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Ilse

The Rijksmuseum


Let me be honest: I am a museum freak. At school, Art History was my favourite subject and this love has never ended. The Rijksmuseum in Amsterdam is therefore my idea of heaven; aside from the famous Dutch masterpieces, there is so much more to see!

Antiquity repackaged.

A few years ago, the museum was completely renovated and has never looked so stunning. The building is impressive and radiates the glory of the Dutch masters. Whenever the museum comes into view, I can barely contain my excitement. A visit to a beautiful museum never fails to fill me with inspiration, so whenever I leave the Rijksmuseum I am always bursting with fresh ideas.

Are you also searching for inspiration? Buy your Rijksmuseum “Skip the line” tickets here!

The Rijksmuseum houses so many beautiful works of art that it is often difficult to know where to start. The Gallery of Honour, where the works of the great 17th century masters hang, ending with the imposing Night Watch, is my favourite. In the Gallery of Honour you will find paintings by Johannes Vermeer, Frans Hals, Rembrandt van Rijn and many more world-renowned artists.

When dusk falls, the Rijksmuseum shimmers with light.
Rembrandt van Rijn’s famous Night Watch. One of the Rijksmuseum’s biggest attractions.

More than just the great masters

The rest of the museum is divided by century. You will find an 18th century hall, 19th century hall, and so on. Artwork from the Middle Ages and the Renaissance can also be found within the museum. In my view, each of these spaces has its individual charm; I find it so fascinating to actually see how people lived during a particular era, and what craftsmanship existed in those times. Even though the Rijksmuseum’s collection is international, emphasis is placed on Dutch art and artists.

An exception to the rule is the Asian Pavilion, which is well worth a visit. In the Asian Pavilion you will find Asian art spanning the centuries from 2000 BC to 2000 AD. Impressive sculptures, paintings and costumes; very different to the rest of the Rijksmuseum collections.

Don’t forget to visit the historic Rijksmuseum library, an impressive space packed with books. The library is open from Monday to Saturday from 10 a.m. to 5 p.m.

As well as the permanent collections, the Rijksmuseum often hosts a wide range of temporary exhibitions. This is great for me, a regular guest, but is also extremely interesting to the occasion visitor as these exhibits are always of an exceptionally high standard! You will be able to get close and personal to fine art by great masters, or contemplate the photographic collections of famous photographers from all over the globe.

Once you have finished your tour of the Rijksmuseum collections, don’t hurry on to the next attraction. Be sure to get the most of your Rijksmuseum experience and admire the building from the outside as you wander through its beautiful gardens.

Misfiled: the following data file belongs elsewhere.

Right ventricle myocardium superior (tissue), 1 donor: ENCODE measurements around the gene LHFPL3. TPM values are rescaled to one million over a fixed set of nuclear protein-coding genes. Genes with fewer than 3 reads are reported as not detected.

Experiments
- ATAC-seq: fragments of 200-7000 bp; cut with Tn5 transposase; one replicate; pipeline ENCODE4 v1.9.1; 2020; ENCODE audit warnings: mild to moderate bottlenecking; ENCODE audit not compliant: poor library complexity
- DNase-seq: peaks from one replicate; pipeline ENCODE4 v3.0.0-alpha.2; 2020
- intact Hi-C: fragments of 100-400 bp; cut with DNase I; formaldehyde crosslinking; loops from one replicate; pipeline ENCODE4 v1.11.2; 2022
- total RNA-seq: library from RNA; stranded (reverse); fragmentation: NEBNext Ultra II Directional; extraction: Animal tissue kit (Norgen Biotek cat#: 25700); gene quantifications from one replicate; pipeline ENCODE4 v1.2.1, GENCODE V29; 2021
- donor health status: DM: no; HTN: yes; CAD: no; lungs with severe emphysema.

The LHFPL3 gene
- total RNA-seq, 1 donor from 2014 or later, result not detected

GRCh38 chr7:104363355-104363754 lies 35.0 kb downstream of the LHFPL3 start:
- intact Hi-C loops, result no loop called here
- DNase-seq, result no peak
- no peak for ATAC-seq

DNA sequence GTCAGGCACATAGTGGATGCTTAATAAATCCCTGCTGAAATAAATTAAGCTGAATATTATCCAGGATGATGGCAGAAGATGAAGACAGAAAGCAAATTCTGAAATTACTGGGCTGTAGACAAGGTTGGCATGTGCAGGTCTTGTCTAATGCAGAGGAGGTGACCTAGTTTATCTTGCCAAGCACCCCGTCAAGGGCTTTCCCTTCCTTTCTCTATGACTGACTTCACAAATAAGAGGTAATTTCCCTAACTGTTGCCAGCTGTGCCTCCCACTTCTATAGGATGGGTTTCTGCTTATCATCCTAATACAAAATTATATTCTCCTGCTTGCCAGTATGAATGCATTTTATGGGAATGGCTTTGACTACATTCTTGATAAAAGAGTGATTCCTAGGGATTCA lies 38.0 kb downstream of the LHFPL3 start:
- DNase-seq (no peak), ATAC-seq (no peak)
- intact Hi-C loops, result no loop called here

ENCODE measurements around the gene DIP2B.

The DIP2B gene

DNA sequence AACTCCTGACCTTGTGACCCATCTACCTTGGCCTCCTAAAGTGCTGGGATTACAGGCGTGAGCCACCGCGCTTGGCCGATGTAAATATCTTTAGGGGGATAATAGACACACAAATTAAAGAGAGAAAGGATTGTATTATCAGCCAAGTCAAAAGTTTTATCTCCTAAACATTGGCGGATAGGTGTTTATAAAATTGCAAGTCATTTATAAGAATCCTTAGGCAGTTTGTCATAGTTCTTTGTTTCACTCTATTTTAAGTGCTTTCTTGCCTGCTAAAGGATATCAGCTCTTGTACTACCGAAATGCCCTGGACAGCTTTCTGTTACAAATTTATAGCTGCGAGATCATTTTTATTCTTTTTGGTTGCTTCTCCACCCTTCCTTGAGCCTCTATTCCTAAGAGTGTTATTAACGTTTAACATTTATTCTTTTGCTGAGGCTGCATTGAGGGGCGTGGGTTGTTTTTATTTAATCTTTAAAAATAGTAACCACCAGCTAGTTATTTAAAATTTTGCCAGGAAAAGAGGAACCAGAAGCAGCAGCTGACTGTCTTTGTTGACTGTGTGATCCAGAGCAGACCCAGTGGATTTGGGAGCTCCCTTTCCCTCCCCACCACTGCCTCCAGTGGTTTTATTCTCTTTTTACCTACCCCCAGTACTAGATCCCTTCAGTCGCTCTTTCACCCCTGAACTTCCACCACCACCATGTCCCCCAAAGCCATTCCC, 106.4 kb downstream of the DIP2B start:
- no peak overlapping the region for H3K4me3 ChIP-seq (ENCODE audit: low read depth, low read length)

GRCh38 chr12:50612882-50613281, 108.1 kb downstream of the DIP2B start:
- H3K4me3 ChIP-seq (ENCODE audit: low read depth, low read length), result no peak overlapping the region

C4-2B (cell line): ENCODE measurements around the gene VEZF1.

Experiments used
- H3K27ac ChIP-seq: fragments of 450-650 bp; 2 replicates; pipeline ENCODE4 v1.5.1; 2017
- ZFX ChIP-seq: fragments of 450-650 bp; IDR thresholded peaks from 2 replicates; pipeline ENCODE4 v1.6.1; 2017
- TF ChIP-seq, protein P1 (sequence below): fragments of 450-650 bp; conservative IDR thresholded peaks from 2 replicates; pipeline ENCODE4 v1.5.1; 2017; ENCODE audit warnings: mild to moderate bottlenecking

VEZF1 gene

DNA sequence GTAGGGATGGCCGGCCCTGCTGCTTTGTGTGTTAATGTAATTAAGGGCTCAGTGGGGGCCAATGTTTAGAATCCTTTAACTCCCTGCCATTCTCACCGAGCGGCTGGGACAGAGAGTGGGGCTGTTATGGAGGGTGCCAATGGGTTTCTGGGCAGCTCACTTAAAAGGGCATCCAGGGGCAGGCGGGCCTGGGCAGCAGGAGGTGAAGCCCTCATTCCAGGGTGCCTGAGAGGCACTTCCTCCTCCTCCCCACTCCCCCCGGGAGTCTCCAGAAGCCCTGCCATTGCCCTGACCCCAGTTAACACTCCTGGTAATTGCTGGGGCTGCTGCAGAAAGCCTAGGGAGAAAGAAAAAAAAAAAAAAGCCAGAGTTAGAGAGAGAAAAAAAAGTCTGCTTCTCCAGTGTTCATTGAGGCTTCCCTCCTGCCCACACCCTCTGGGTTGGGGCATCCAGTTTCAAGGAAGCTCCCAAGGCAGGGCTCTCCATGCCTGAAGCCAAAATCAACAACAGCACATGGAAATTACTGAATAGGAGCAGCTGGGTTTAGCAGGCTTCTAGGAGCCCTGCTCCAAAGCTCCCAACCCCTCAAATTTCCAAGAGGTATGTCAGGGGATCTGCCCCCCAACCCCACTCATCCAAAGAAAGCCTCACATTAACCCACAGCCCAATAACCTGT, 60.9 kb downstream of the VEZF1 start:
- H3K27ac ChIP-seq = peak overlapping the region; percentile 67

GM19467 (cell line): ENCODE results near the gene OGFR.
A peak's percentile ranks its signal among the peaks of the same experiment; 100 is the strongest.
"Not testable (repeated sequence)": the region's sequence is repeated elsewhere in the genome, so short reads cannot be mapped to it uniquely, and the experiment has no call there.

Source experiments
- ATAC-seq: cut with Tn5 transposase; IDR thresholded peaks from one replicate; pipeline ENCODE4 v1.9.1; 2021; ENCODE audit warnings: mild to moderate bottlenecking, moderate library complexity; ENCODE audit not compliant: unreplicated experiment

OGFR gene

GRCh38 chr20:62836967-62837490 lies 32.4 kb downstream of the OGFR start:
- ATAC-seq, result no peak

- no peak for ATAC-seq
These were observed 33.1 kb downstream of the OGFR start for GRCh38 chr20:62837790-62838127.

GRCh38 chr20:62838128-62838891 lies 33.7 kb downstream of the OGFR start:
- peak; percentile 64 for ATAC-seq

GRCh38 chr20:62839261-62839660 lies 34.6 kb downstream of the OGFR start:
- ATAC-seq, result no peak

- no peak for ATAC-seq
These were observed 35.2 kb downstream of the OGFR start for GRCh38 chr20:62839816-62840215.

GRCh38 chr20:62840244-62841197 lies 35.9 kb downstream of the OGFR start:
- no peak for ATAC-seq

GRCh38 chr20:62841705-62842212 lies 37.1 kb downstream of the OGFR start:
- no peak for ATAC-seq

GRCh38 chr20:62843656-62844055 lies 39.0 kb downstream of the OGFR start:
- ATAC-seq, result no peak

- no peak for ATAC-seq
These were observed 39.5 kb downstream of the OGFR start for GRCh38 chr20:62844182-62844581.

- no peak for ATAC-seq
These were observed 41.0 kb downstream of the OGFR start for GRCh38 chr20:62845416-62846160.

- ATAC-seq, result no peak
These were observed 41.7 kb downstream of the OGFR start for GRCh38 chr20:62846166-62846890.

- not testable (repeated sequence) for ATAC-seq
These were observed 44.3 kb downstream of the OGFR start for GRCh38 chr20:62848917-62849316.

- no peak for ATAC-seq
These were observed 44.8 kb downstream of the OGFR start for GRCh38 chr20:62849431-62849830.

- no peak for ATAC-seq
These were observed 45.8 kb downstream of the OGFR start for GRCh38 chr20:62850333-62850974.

Don’t forget to pay a visit to the beautifully landscaped museum gardens!
The Rijksmuseum’s historic library.

The museum shop is also worth a visit. Although the items sold here are not cheap, they are beautifully produced. Masterpieces are reproduced onto postcards in the finest detail (well worth framing so you can admire them back home!); the more popular paintings are printed onto biscuit tins, tableware and a wide range of high-quality items.

Opening times, tickets and accessibility

The Rijksmuseum can get very busy. If you do not like crowds, or do not have the patience to follow them, I recommend you avoid visiting the museum on Fridays, Saturdays or Sundays. Plan a weekday visit, preferably as early in the morning as possible. Queues are usually quite long, so it would probably be best to order your ticket online before your visit, and skip the long line at the ticket office. You can buy your tickets here.

In my personal opinion, the Rijksmuseum is not the most suitable day out when accompanied by (small) children; there are very few interactive elements within the museum and they may soon become bored. If you think your children would appreciate the experience, there is one great advantage – all children under 18 years of age can enjoy free admission into the museum.

Because the Rijksmuseum is situated in one of Amsterdam’s busiest areas, you can use the public transport system to get there. Trams 7 and 10 stop practically at the entrance, giving you the opportunity to discover the beautiful surroundings of the museum square. If you want to get there by car, you can park in the secure car park underneath the Rijksmuseum; however, this is expensive. You could also rent a bike and combine the Rijksmuseum with a lovely tour along Amsterdam’s stunning streets and canals. If you would like to hire a bicycle for your Amsterdam trip, you can reserve one here.

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